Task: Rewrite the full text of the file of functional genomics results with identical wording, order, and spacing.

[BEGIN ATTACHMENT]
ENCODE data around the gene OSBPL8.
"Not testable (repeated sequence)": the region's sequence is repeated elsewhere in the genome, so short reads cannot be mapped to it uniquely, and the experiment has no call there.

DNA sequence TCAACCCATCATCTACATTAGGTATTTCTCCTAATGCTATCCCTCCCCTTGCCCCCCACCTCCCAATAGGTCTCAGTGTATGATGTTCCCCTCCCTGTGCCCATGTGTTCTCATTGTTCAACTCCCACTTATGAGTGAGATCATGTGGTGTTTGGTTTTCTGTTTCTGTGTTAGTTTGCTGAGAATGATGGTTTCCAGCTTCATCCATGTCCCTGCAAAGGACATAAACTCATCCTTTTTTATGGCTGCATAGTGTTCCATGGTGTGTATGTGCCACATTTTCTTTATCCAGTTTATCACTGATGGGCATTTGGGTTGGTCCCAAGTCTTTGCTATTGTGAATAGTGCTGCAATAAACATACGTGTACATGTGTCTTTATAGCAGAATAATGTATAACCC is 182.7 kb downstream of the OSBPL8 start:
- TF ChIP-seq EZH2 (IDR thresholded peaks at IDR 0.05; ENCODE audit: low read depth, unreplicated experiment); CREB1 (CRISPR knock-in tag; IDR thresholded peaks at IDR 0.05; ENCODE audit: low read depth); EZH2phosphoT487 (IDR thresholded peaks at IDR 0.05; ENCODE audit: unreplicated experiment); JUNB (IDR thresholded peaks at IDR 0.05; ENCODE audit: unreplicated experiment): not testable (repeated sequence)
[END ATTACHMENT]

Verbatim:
ENCODE data around the gene OSBPL8.
"Not testable (repeated sequence)": the region's sequence is repeated elsewhere in the genome, so short reads cannot be mapped to it uniquely, and the experiment has no call there.

DNA sequence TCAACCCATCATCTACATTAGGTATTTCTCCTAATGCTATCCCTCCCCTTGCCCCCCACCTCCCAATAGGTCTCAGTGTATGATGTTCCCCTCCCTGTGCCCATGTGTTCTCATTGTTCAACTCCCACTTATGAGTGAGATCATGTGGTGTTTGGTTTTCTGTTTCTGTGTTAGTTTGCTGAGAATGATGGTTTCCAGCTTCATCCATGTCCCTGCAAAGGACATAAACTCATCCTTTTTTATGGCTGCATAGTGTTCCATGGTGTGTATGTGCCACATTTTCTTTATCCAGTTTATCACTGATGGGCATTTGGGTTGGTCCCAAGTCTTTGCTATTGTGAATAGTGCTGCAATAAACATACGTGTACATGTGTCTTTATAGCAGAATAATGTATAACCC is 182.7 kb downstream of the OSBPL8 start:
- TF ChIP-seq EZH2 (IDR thresholded peaks at IDR 0.05; ENCODE audit: low read depth, unreplicated experiment); CREB1 (CRISPR knock-in tag; IDR thresholded peaks at IDR 0.05; ENCODE audit: low read depth); EZH2phosphoT487 (IDR thresholded peaks at IDR 0.05; ENCODE audit: unreplicated experiment); JUNB (IDR thresholded peaks at IDR 0.05; ENCODE audit: unreplicated experiment): not testable (repeated sequence)